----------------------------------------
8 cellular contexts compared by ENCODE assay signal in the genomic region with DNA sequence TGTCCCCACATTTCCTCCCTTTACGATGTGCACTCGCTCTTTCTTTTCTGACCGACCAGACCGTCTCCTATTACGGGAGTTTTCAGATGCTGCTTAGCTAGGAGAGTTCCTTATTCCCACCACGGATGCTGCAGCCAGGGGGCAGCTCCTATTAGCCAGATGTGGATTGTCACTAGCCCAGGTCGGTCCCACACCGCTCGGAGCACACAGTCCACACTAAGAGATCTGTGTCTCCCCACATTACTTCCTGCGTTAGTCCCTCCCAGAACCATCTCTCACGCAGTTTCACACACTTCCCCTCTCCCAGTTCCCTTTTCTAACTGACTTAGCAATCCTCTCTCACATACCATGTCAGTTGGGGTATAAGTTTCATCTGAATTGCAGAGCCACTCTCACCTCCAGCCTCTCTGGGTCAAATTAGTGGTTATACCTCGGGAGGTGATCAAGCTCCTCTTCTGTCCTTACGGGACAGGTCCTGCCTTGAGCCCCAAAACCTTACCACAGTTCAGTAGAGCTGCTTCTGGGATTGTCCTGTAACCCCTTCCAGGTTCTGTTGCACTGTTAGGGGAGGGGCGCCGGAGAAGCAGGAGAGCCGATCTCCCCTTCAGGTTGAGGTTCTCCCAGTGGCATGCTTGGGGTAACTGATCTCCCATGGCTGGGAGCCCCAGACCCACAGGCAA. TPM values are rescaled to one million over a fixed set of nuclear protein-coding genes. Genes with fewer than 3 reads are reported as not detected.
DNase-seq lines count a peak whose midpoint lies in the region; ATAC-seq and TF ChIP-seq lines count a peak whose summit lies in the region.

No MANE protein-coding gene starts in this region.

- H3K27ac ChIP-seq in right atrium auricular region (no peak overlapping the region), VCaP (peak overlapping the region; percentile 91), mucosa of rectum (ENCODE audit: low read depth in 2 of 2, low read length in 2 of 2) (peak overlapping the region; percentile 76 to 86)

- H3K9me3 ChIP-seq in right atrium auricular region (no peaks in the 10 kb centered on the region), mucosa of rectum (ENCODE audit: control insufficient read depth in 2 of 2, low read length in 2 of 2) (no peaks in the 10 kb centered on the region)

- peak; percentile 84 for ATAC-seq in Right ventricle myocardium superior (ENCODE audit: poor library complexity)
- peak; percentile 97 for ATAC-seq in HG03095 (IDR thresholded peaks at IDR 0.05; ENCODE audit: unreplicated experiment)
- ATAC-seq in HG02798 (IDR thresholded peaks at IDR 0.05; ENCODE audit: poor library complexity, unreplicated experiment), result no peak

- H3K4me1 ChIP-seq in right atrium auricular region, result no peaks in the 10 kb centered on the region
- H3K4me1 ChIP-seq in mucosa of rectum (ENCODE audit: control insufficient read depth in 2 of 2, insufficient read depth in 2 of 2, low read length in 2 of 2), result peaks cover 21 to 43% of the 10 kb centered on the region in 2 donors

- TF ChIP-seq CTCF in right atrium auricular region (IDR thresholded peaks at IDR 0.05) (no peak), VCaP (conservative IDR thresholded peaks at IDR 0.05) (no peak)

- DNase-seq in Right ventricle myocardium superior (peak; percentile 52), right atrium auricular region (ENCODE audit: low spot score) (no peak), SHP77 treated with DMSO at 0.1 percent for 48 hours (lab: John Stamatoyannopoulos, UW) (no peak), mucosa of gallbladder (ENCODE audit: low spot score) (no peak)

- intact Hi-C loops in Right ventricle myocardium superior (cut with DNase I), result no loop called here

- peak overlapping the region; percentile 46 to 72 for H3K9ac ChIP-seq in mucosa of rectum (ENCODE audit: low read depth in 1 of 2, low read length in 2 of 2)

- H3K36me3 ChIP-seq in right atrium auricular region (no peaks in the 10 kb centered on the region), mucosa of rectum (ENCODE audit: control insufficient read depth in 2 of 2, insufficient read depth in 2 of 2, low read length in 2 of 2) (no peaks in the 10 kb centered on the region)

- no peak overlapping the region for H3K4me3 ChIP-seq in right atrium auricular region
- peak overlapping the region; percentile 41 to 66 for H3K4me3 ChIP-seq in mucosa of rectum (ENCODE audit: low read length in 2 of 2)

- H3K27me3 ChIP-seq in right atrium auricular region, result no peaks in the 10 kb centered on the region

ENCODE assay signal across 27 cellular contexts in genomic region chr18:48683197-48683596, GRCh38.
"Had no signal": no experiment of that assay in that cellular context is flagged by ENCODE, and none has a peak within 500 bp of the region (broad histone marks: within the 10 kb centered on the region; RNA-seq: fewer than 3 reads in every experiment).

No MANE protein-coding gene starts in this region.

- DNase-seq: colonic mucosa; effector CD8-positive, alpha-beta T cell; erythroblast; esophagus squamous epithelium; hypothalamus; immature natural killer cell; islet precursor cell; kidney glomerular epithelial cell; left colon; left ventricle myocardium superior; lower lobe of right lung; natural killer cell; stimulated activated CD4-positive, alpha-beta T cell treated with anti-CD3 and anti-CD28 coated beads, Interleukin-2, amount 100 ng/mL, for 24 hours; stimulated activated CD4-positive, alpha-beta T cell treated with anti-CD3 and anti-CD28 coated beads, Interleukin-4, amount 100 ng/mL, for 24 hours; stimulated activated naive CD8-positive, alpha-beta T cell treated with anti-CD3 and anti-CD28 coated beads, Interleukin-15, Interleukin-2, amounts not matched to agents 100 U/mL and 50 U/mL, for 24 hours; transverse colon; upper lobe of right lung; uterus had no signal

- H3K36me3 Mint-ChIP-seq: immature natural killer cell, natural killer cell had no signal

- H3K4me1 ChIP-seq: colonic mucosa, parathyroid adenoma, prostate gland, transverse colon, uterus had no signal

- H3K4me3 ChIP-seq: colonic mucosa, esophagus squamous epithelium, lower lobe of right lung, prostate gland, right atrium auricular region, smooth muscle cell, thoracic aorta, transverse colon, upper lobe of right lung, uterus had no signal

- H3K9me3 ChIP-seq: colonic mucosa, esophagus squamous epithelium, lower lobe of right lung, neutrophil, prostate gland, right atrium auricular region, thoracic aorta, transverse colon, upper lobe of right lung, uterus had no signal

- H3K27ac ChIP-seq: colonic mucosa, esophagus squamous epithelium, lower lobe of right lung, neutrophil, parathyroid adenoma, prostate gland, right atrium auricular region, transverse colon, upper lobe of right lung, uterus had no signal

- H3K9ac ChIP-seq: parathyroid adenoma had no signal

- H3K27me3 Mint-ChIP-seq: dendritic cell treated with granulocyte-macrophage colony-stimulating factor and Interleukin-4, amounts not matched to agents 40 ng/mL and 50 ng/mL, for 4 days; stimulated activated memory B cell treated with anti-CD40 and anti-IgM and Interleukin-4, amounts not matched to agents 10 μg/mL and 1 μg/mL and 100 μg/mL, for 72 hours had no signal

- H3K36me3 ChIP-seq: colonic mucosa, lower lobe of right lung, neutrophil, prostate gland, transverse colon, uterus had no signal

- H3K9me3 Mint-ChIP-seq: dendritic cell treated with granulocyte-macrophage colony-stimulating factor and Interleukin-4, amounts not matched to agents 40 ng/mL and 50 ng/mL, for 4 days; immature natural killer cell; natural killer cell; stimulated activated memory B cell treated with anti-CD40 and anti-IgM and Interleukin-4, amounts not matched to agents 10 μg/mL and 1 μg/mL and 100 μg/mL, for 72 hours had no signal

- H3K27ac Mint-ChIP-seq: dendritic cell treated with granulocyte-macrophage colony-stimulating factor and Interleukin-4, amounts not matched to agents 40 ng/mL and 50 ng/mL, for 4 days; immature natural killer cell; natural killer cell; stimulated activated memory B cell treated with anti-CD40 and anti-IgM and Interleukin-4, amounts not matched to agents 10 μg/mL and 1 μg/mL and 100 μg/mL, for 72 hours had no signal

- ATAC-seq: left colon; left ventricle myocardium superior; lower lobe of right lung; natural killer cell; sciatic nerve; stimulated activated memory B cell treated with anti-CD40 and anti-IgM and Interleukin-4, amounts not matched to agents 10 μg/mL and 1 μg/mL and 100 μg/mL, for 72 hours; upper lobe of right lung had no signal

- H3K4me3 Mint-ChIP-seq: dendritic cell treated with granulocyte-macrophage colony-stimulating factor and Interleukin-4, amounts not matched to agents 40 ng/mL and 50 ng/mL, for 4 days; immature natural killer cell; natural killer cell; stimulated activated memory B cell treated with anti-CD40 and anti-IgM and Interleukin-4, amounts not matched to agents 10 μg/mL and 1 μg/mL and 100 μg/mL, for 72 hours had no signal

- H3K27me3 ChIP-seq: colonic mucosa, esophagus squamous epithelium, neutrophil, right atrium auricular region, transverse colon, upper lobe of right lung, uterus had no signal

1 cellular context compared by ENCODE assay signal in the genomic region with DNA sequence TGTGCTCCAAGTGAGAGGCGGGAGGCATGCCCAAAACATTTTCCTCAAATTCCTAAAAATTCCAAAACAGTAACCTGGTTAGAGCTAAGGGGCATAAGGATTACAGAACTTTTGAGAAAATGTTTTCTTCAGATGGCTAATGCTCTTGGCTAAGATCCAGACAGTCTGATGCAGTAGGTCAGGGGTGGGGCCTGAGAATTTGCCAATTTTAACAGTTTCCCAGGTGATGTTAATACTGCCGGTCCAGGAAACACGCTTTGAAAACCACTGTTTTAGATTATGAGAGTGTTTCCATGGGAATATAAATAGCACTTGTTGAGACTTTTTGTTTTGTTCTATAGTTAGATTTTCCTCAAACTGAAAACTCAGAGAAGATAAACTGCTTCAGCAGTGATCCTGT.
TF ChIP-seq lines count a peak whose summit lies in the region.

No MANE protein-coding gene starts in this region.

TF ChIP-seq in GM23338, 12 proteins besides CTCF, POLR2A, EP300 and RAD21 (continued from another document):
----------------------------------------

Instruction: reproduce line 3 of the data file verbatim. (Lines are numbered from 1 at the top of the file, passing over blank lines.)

No MANE protein-coding gene starts in this region.